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Failing forward: how to encourage sharing of what is not working

Written by Tiina Pasanen

Hero image description: Illustration adapted from our '10 things to know about how to influence policy with research' publication. Image: ODI

Over the years, there’s been much discussion and attempts to get organisations and programmes to talk about ‘failures’ – things that are not working or situations where we made wrong calls.

You wouldn’t think this is so difficult given we all know that in international development, like in any other sector (or, generally in life!) things don’t necessarily work as we expect or assume. This is hardly a secret to anyone. But given the incentives in the sector to try to secure the next round of funding, we still tend to focus solely or mainly on what worked and where we succeeded.

Of course, there are some excellent examples and organisations that are ahead of the game. For instance, after publishing some Failure Reports, Engineers Without Borders Canada launched the Admitting Failure website where aid organisations can post their failed ventures. They felt this was needed as ‘fear, embarrassment, and intolerance of failure drives our learning underground and hinders innovation’.

There’s also been several Fail Festivals around the globe. Their aim is getting rid of the stigma of the ‘F-word’ and see it as a force for change.

But how to encourage learning from failures on a smaller scale? How to do it in a programme or consortia with multiple partners?

As a solution, we often talk about creating safe spaces for honest reflection and incentivising learning. But it can be difficult to come up with concrete actions to encourage sharing on what hasn’t worked between teams or partners who often are – let’s be honest – competitors outside of a particular project.

Fail Fest

Smaller scale ‘Fail Fests’ have been popping up in recent years and we also trialled it at an annual learning event of the Youth Forward project. While we had talked about our challenges and things that haven’t worked well in previous events, this was the first time we did this explicitly. The feedback after the session? People really enjoyed it and 100% of participants rated it as useful.

When talking about Fail Fest with our colleagues in other programmes, we got a sense of growing interest to try something similar. To share our experience, we highlight four key learnings for when putting together a Fail Fest:

1. Redefine failure as an opportunity for learning

Our session was framed as ‘failing forward’ – the aim was to share where we failed but most importantly, what we had learned from the failure and what we would do differently next time.

2. Be mindful of power structures

If there’s any power hierarchy in the room, it’s recommended that a person or organisation at the ‘highest’ position starts by sharing their failure. This sets the tone and makes it easier and safer for others to follow.  In our case, it was the funding partner who shared their failure example and what lessons they gained from it to ensure it wouldn’t happen again.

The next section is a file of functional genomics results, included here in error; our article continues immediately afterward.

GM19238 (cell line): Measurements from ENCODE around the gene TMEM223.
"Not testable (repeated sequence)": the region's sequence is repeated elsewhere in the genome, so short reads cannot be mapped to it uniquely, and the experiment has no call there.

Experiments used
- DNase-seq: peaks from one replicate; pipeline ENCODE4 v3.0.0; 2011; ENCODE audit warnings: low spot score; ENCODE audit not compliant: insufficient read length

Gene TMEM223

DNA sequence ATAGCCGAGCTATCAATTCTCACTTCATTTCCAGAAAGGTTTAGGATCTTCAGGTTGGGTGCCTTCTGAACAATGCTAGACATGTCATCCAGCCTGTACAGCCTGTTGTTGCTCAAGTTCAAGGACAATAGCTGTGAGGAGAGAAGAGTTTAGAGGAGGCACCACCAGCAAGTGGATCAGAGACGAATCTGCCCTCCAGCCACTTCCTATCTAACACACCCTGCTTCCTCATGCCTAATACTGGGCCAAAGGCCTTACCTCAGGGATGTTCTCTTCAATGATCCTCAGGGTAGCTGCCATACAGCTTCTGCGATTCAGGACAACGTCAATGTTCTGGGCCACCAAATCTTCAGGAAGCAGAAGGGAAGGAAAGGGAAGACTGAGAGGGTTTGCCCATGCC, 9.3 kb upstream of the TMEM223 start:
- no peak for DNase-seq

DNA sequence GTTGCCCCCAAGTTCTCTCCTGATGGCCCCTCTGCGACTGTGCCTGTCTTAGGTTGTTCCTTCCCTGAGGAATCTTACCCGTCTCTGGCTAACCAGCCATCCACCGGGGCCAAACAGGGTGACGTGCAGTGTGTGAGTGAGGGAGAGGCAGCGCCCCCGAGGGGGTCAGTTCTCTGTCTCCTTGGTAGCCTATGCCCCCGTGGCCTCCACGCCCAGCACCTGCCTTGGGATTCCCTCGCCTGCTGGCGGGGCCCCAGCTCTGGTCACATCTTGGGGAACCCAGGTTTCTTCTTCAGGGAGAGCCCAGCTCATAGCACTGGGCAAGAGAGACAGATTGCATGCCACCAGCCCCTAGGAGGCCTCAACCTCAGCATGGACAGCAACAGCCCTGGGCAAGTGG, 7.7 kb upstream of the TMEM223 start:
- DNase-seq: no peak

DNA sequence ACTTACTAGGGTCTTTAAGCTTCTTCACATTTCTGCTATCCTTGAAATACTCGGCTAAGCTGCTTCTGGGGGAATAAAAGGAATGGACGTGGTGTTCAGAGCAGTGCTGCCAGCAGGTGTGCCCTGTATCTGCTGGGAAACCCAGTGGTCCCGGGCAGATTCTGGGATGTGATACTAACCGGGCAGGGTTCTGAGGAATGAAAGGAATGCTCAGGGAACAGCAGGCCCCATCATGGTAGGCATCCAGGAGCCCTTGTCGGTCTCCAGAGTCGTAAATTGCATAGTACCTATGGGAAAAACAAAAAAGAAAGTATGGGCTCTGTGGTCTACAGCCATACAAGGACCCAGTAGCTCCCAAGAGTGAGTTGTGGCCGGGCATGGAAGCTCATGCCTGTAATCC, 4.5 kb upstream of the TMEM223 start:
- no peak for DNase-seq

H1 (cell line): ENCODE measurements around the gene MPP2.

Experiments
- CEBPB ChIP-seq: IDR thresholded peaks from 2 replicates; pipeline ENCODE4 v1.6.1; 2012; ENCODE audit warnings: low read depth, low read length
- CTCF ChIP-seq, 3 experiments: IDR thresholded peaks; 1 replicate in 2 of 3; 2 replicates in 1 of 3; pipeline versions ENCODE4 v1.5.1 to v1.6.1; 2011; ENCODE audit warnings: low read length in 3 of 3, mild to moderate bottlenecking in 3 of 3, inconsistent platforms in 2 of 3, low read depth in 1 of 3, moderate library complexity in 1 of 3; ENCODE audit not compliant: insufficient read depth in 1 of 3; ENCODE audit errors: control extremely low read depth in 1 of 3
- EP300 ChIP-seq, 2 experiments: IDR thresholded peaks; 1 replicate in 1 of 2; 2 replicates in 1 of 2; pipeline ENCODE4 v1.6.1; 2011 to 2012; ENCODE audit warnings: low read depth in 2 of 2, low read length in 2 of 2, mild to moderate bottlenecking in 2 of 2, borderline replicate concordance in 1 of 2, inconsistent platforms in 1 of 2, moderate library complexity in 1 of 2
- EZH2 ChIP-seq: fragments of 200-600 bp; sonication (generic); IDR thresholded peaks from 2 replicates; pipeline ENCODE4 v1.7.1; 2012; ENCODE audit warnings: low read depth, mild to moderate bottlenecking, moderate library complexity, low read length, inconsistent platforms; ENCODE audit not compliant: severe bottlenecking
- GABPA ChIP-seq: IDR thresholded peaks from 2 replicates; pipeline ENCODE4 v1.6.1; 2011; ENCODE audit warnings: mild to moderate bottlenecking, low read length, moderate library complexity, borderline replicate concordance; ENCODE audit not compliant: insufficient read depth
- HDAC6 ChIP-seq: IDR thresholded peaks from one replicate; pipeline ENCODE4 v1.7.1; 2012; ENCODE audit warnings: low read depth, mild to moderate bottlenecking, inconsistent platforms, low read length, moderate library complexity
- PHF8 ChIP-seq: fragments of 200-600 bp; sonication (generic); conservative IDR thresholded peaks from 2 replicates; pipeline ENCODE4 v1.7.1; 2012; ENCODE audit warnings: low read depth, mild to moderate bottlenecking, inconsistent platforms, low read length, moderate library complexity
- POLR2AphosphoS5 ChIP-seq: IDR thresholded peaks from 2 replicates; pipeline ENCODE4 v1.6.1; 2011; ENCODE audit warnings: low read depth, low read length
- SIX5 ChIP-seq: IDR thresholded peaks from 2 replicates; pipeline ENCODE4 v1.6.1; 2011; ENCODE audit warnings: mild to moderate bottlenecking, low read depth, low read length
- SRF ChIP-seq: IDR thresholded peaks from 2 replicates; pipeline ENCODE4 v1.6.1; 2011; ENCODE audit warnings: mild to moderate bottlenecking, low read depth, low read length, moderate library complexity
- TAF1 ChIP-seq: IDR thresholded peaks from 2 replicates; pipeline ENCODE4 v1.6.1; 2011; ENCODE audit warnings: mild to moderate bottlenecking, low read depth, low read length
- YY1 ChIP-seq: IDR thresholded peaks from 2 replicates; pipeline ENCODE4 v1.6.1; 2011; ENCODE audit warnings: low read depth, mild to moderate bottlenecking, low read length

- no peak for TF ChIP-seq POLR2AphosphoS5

3. Tell a story

We are all drawn to stories and Fail Fest is not an exception. In our case, the most engaging stories were the ones where teams had prepared a short play or sketch: young people played angry parents, or in another story, a staff member took off some (not all!) of his clothes to make a point about getting rid of assumptions. Most of the stories were not only insightful but also funny – there’s something liberating about laughing together on things that have not worked.

This also made them memorable – which helped to get the point across on the importance of speaking up on failures and learning from mistakes. Indeed, feedback from participants revealed this was one of the top cross-cutting take-away lessons from the whole meeting.

4. Make it an interactive competition

To engage the audience, we made the Fail Fest an interactive competition with online, real-time voting and prizes for the best Failure Story. This lifted some of the seriousness and potential awkwardness of the session.

What about what didn’t work? Some of the ‘failures’ were not really failures as such – they were (often external) challenges that programmes had encountered and how they responded to them. And fair enough, those were real challenges, but on the other hand, obstacles are easier to share and discuss than failures. While the line between them can be blurry, it is important to try to go beyond challenges and identify situations where we could have acted differently – as those are the moments we tend to remember better and learn more about.

There are undoubtedly many potential ways to create safe spaces for learning within a programme or project. But given how difficult sharing what doesn’t work, especially across organisations, seems to be, we clearly need to come up with new ways to support and facilitate this.

Fail Fest is just one of the possibilities, but if done properly, it can strike a balance between story-telling, entertainment and candid reflection – something that comes across as a winning combo for learning.